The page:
pamela and the shy smile.

She’s the new girl. And it’s a brand new world for her, being in such a safe place. You can see it in her eyes as they dart from face to face. She wants to trust, but she’s just not sure yet if this will last.Her name is Pamela, and she’s only lived at Mi Especial Tesoro a few days.

I first noticed her on Thursday as she ate a quiet lunch with little Pablo rather than at the big table with the girls. She had the most shy of smiles. And she was sporting a black eye – a badge of courage from defending the honor of a boy at school who was being bullied.

We designed t-shirts with the girls – and she allowed our translator Pablo to help her with the hearts and butterflies. We made cookies – and she watched, carefully breathing in every moment. And we made papercraft decorations. It was here she seemed to find greatest comfort.

She made a garland of butterflies, her hands meticulously threading each one together with embroidery thread and needle. Long after the other young ladies had moved on to other projects, she kept working, rarely looking up and never asking for help. Our team members kept making garlands as encouragement.  As we departed on that first day, she hesitantly hugged us, that shy smile again showing itself.

On Friday, the shy smile grew. She sat at the big table with the girls for the first time, taking in piece after piece of conversation. She watched as our team set up activities for a special Valentine’s Day party, her curiosity piqued by the costumes for the photo booth, the colorful face paints, and the coffee filters and watercolors that would be transformed into beautiful flowers. And something wonderful happened when I turned on the music – some old ‘80s tunes.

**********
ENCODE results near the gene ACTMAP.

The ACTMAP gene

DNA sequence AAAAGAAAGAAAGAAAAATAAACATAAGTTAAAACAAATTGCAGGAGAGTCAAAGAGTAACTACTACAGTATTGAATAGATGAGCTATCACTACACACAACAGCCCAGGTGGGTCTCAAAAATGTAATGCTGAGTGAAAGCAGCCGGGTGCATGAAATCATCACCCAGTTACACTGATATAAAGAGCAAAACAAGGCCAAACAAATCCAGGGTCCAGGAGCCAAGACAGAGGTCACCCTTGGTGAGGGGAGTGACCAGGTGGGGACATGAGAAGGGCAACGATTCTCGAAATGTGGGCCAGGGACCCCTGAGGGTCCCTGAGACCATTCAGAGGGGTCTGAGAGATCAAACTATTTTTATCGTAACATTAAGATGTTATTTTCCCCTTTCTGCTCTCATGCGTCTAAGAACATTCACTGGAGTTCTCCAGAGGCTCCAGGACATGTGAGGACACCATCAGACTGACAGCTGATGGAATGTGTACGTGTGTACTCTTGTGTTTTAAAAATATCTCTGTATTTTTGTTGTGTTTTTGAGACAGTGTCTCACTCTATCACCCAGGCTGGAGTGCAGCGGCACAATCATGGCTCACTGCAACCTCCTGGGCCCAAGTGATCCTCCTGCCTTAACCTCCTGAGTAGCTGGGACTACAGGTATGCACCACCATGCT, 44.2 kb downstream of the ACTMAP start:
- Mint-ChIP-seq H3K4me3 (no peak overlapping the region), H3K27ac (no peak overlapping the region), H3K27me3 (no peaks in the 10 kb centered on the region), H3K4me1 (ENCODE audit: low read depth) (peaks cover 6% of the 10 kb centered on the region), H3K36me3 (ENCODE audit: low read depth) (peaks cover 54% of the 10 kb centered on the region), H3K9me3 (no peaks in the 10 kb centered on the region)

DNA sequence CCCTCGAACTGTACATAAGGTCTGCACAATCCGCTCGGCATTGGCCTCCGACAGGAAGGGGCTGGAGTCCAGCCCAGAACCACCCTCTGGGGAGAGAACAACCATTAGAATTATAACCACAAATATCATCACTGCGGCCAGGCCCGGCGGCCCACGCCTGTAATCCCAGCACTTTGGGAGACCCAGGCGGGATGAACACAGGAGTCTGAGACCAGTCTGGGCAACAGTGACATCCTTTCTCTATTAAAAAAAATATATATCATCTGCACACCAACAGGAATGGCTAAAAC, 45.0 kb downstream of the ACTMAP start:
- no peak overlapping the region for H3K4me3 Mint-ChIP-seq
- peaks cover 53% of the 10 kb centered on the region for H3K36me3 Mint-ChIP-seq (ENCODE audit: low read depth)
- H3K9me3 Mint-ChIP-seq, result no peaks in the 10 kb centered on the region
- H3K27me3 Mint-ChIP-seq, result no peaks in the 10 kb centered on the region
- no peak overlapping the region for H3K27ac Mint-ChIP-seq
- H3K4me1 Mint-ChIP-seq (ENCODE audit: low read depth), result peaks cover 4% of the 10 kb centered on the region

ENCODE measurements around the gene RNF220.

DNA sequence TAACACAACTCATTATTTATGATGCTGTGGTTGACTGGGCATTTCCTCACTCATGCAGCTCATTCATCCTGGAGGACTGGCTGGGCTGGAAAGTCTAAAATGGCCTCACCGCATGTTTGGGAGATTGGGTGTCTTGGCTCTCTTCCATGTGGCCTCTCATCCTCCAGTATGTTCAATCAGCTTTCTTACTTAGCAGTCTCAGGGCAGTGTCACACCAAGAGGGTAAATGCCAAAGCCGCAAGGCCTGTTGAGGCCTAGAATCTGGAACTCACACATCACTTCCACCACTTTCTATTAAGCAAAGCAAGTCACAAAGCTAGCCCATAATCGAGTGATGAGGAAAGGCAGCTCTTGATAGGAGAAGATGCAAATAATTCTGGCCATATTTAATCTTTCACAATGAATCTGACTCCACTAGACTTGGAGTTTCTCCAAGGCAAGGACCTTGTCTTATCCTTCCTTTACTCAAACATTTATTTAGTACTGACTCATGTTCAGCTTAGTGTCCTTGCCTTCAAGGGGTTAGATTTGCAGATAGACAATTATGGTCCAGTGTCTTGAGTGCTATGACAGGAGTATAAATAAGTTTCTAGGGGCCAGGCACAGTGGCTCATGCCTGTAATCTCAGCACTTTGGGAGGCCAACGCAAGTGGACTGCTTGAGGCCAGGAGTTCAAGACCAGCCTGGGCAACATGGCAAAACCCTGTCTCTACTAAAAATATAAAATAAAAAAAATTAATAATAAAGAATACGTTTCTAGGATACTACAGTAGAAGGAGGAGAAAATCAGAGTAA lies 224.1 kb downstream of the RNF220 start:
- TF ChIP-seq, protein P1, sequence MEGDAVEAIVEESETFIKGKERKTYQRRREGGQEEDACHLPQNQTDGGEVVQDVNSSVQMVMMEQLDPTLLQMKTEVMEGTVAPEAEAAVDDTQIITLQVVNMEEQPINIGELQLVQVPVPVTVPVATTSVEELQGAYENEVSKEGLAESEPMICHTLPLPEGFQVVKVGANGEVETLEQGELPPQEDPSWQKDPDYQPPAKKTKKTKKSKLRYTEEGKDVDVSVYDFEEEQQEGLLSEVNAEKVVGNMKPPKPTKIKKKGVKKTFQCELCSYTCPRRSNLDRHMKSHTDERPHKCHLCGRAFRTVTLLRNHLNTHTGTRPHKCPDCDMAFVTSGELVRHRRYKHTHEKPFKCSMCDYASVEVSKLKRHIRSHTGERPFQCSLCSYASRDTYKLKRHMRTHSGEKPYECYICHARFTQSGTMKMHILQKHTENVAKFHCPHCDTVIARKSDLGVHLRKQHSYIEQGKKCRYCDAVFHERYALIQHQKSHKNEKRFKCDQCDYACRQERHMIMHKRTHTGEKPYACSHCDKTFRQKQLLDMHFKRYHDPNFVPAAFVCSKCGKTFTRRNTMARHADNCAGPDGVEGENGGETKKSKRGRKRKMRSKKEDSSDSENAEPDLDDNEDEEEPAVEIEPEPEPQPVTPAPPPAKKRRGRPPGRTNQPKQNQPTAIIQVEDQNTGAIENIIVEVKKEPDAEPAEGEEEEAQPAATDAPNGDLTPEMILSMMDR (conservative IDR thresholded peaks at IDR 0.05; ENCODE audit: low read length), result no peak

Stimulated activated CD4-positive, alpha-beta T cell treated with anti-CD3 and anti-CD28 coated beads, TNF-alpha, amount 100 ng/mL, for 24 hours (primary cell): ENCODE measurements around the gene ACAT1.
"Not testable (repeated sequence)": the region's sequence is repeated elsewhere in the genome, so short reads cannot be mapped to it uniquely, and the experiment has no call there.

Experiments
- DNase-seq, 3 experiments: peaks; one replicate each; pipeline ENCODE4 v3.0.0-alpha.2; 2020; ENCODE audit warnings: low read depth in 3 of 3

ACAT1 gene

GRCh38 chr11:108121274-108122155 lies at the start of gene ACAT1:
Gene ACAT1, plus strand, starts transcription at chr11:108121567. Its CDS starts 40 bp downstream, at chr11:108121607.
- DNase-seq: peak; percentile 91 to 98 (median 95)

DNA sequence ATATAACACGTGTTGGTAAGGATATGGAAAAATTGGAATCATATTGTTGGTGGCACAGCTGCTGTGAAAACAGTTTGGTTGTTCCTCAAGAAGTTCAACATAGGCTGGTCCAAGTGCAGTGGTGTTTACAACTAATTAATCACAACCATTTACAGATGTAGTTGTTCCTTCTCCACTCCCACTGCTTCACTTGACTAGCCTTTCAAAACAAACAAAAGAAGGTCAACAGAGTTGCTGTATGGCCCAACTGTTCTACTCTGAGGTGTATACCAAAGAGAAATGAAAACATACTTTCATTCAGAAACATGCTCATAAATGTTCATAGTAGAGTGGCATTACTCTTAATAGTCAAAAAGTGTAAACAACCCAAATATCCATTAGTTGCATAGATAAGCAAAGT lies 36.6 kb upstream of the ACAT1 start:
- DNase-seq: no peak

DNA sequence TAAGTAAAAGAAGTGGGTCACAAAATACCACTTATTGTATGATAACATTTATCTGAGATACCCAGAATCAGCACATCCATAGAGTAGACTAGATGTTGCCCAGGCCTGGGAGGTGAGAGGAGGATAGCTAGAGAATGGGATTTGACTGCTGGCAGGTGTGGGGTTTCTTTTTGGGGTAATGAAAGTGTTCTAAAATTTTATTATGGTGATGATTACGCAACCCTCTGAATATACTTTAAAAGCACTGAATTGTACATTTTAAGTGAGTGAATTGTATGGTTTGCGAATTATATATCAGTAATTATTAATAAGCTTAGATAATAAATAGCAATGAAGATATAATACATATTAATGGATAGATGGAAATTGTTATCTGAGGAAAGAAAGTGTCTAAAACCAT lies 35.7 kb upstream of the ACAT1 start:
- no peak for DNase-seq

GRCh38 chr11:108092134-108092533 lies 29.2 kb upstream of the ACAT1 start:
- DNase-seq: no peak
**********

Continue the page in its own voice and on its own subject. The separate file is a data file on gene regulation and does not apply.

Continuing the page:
She sang.

She didn’t know the English words to tunes like “Girls Just Wanna Have Fun,” but she knew every beat of the music and every melody line. We sang together, song after song. And that smile became laughter. We put on hats and grabbed flowers to take fun photos. She then asked Pablo to take pictures with her, holding his hand as they stood together.

The day ended as we celebrated with cake and gifts. She carefully ate her piece of birthday cake, a little overwhelmed by all the singing and prayer. But that smile remained. We held hands and she showed off the bounty in her giftbag – a beanie baby pup, some sweet-smelling lotion, a small mirror, candy…

On Saturday, she and her new Tesoro family joined our team for lunch and ministry in Antigua. She wore the beautiful pink t-shirt she and Pablo had designed, and she sat in wonder as she was served new things like burritos and nachos. She loved Grapette and french fries, and laughed when Cliff spilled orange drink on his shorts. And when we walked to Cabacitas de Algodon (a home for the elderly), her hands held  Pablo and me tightly.

 

We passed a group of disheveled women and children waiting patiently as food cooked on an open fire in an alleyway was portioned out. She softly said, “I used to walk these streets with my mom.”